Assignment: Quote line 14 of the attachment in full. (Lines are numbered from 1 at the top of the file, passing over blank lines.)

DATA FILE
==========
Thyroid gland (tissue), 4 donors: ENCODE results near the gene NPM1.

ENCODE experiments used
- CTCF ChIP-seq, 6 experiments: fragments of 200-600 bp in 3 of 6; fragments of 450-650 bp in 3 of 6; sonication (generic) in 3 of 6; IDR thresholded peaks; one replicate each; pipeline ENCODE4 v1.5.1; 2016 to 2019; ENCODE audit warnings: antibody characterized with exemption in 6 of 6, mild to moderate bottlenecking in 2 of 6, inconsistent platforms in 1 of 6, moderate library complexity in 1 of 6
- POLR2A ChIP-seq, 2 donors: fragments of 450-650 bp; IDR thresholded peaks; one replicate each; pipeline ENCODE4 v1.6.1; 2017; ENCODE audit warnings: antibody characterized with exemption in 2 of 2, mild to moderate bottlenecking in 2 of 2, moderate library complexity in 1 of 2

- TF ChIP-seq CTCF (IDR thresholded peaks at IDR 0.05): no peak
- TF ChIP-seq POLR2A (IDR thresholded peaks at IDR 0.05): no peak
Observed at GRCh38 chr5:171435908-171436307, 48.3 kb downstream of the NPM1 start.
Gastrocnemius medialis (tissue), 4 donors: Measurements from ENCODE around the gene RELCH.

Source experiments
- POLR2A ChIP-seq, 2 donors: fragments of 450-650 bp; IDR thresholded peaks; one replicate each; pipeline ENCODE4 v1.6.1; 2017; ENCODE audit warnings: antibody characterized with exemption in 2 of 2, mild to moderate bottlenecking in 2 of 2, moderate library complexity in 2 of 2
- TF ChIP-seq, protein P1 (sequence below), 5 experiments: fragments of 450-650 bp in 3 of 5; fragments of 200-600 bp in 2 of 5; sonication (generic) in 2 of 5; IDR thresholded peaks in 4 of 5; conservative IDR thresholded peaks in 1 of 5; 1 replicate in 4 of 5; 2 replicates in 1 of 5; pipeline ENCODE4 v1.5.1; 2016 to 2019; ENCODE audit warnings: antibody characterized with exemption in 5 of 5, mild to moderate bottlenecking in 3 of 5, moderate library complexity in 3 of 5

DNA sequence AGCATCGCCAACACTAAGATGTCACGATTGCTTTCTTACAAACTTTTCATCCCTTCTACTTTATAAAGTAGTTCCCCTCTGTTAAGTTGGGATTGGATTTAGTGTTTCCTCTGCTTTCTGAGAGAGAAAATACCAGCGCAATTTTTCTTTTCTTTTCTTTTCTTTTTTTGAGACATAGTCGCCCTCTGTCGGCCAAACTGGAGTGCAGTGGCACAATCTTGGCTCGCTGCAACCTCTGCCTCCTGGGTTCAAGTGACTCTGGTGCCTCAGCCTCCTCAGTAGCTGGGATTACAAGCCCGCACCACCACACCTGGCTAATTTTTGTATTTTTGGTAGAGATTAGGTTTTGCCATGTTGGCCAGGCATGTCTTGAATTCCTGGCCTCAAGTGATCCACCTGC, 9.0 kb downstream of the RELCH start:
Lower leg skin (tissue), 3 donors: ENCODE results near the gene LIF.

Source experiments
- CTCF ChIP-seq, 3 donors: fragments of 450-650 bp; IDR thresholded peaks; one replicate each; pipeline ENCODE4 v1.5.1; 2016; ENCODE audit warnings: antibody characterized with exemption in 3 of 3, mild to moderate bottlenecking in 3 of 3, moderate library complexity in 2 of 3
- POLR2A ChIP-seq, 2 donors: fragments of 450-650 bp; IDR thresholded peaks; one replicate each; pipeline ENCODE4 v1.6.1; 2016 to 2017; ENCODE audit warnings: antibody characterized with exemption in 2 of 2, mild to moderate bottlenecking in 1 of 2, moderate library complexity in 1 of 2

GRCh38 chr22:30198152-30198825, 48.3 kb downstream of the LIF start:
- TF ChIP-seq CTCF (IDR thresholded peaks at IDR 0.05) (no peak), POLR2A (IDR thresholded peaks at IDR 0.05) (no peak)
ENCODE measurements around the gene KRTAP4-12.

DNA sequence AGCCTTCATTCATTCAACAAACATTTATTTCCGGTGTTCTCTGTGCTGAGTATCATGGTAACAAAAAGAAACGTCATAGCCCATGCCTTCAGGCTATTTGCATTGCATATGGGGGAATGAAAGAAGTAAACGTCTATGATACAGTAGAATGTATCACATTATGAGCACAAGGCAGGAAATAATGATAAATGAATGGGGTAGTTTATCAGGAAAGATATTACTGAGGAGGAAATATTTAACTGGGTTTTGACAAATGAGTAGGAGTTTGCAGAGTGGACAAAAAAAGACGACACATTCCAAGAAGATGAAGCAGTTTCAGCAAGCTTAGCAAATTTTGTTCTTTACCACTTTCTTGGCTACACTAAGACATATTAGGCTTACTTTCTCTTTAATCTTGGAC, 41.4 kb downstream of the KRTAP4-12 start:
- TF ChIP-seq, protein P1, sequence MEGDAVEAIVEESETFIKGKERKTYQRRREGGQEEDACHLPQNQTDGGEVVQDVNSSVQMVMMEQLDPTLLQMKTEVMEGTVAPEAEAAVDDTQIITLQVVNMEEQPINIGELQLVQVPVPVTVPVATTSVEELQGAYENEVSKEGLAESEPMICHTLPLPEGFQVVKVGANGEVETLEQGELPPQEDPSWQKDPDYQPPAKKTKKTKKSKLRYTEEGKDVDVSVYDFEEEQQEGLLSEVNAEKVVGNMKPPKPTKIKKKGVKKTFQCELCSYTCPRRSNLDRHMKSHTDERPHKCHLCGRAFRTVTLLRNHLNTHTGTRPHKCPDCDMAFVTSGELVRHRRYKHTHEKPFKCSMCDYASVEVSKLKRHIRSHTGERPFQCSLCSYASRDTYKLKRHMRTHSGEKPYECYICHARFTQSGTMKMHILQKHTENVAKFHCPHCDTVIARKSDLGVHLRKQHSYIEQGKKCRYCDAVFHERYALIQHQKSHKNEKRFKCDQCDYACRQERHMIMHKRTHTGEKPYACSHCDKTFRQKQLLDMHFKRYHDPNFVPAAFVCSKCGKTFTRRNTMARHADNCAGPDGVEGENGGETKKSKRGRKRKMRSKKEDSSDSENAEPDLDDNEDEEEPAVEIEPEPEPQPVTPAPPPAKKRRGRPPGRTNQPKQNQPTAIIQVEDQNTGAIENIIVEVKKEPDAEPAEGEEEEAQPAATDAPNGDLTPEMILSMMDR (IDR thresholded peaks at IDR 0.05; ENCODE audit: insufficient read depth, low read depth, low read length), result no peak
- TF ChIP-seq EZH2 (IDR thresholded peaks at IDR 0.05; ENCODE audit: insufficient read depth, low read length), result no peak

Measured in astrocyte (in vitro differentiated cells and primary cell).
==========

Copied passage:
Source experiments